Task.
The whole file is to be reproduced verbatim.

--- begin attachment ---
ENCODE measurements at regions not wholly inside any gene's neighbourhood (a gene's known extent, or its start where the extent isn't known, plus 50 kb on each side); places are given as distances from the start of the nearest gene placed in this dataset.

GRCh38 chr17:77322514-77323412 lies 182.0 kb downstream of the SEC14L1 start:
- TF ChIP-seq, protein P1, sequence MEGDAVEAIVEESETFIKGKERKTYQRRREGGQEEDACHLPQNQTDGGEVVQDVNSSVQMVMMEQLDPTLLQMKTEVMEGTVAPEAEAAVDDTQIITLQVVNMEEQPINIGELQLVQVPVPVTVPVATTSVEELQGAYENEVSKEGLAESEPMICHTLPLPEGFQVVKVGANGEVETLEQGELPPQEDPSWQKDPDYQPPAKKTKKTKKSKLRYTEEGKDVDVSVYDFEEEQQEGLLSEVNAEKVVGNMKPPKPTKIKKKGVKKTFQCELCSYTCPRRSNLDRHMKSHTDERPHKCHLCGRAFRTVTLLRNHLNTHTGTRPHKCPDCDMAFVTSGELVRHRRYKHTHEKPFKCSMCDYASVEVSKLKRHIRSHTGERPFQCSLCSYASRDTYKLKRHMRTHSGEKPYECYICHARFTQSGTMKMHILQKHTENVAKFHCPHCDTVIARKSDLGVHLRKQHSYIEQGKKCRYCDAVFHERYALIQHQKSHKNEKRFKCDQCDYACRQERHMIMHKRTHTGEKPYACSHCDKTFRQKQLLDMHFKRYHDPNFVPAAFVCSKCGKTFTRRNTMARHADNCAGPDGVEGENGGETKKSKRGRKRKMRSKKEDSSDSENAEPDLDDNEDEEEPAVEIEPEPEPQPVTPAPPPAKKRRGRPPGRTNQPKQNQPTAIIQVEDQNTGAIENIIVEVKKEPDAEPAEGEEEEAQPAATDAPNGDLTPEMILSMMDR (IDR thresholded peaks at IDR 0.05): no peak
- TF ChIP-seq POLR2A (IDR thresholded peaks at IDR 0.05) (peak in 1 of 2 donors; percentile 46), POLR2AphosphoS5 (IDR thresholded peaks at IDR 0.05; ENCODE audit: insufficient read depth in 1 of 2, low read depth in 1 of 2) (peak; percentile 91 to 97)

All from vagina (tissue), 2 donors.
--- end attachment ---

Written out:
ENCODE measurements at regions not wholly inside any gene's neighbourhood (a gene's known extent, or its start where the extent isn't known, plus 50 kb on each side); places are given as distances from the start of the nearest gene placed in this dataset.

GRCh38 chr17:77322514-77323412 lies 182.0 kb downstream of the SEC14L1 start:
- TF ChIP-seq, protein P1, sequence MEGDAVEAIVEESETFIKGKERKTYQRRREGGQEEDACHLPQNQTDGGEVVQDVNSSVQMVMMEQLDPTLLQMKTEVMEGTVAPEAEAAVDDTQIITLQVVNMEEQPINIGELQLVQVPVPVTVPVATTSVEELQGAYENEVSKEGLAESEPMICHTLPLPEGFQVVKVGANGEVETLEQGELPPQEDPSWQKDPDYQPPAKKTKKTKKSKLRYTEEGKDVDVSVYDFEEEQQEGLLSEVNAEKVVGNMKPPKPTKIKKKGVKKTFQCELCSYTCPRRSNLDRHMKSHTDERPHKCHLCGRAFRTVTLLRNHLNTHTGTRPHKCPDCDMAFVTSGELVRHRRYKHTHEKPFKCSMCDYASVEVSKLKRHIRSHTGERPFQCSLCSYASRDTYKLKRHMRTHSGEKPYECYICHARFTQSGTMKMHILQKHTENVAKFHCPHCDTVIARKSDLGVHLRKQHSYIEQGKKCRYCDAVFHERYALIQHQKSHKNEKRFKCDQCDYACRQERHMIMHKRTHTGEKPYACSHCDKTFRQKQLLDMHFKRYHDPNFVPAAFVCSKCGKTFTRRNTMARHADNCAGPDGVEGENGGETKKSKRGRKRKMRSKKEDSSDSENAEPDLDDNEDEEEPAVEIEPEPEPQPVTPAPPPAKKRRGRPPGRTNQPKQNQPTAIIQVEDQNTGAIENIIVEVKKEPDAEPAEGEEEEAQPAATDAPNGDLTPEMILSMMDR (IDR thresholded peaks at IDR 0.05): no peak
- TF ChIP-seq POLR2A (IDR thresholded peaks at IDR 0.05) (peak in 1 of 2 donors; percentile 46), POLR2AphosphoS5 (IDR thresholded peaks at IDR 0.05; ENCODE audit: insufficient read depth in 1 of 2, low read depth in 1 of 2) (peak; percentile 91 to 97)

All from vagina (tissue), 2 donors.